How to Build an Alcohol Engine

by Allison Boyer

Gas prices are perpetually on the rise, leaving today's leaders in the automotive industry searching for green solutions. You don't have to purchase an expensive hybrid or wait for the electric car, though. With the right tools, you can build an alcohol engine in your existing vehicle, and since most of today's cars, trucks and SUVs are already built using ethanol-compatible parts, the process is also relatively inexpensive for most people.

Test your parts to ensure they can work with alcohol-based fuel. Clean your fuel pump, carburetor, fuel filter and fuel hose, and soak them in at least 180-proof alcohol for about a month. You'll need to replace anything that shows softening or other damage due to the alcohol.

Remove and disassemble the carburetor. You'll need a carburetor overhaul kit specifically made for your model carburetor to modify it for use with alcohol.

Enlarge the fuel-metering jets of the carburetor carefully using a drill press or hand drill. Typically, you want to increase the size by about 40 percent, but this varies depending on the purity of the alcohol you use.

Adjust the float setting or purchase a heavier float. Alcohol is up to 8 percent heavier than gasoline, so you need to bend the float up slightly or use a new float to maintain the proper fuel level.

Reassemble the carburetor and fit it back into the engine. You should be able to connect it just as it came out, with no extra or leftover parts.

Advance the timing of the ignition system, since alcohol burns at a higher rate and takes more time to ignite and vaporize. To do this, loosen the distributor by turning it in the direction opposite of the turning rotor inside.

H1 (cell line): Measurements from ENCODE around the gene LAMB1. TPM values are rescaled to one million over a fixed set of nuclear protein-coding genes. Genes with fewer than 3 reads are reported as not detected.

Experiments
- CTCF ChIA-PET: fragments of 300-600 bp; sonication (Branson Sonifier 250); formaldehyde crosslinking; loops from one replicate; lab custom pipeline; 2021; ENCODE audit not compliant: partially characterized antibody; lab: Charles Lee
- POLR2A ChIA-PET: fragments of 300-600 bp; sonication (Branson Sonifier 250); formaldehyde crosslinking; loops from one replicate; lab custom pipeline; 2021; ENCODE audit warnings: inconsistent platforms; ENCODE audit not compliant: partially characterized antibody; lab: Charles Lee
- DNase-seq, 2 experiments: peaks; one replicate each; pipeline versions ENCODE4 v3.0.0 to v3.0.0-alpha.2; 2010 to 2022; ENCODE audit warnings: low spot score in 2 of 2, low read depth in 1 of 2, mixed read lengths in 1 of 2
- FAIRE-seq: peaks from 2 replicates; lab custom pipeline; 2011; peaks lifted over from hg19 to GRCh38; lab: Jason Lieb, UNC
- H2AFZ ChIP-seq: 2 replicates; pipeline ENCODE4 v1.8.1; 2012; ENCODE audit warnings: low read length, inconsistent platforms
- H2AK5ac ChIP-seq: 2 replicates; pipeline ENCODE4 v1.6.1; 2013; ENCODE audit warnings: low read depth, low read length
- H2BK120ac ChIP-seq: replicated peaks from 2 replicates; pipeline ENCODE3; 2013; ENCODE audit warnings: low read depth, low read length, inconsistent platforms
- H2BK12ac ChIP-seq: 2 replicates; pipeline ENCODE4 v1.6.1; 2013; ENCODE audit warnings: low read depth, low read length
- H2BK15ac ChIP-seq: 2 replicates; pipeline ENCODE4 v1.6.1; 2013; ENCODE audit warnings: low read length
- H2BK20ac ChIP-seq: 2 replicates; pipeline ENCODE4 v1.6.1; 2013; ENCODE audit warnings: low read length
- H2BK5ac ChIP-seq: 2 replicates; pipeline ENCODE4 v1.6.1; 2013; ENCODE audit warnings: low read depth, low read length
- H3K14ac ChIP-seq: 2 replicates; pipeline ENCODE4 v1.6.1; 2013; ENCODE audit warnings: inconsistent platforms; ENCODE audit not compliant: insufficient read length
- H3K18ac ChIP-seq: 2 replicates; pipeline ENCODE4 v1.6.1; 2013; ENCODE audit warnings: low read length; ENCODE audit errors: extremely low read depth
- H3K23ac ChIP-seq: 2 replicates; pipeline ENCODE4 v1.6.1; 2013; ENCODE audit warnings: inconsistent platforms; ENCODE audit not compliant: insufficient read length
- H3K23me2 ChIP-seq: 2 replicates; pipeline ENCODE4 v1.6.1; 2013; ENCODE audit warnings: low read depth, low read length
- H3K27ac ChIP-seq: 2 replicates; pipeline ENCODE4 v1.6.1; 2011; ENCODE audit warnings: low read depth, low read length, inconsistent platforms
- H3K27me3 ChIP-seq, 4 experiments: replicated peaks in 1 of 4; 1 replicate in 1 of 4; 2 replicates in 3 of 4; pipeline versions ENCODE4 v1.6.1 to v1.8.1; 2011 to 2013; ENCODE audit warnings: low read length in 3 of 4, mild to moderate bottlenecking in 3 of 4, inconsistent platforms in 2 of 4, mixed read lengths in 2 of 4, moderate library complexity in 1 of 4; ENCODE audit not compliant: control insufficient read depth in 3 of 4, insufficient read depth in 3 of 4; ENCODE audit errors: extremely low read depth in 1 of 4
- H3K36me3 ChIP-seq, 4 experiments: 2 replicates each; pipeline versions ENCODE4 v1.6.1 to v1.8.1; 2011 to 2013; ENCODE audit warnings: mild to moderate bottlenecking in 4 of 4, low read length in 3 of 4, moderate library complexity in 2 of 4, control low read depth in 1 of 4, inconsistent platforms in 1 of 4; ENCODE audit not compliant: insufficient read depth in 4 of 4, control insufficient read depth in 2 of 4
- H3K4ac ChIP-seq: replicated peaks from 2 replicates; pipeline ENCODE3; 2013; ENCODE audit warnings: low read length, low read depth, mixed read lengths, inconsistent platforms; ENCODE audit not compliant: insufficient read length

Test drive your car. Engines vary from vehicle to vehicle, and you'll likely need to make some adjustments to prevent the engine from cutting out or to stop pinging due to poor timing.

Tip

  • check You'll need a small amount of gasoline to start the engine in a cold environment, as alcohol won't start at temperatures lower than 60 degrees F. If you don't have a timing light, you can time the ignition manually. Start by advancing the timing just 1/16th of a turn. Test drive the car, and keep advancing it until you don't hear a pinging noise anymore. The correct setting is just below that point. You may get better results by using spark plugs rated for ranges hotter than the spark plugs you are currently using; the higher the ranges, the "hotter" the plug. Be careful not to use plugs that are too hot by checking your engine for white or blistering electrodes. If you're worried about making a mistake, try converting an older engine first as a test run. Keep in mind, however, that worn parts make it harder to get the settings correct. Visit your local scrap yard if you can't keep your engine apart for a month to test the parts in alcohol. Ask for unusable engine parts that are the same as the ones you'll be using and test those instead. Often, since they are unusable otherwise, they'll give them to you for free.

Warning

  • close Never drill the jets before removing them from the carburetor, as shavings could fall into it and create engine problems. To make, buy or store alcohol for fuel, you need to obtain the proper licenses from the state or you could face fines and other legal problems.

Items you will need

About the Author

Allison Boyer has been a content marketing consultant since 2005, and currently runs the food blog The PinterTestKitchen. She was previously the Content Director for New Media Expo, where she helped bloggers and businesses learn about new media. Boyer holds a Bachelor of Arts in English from Elizabethtown College.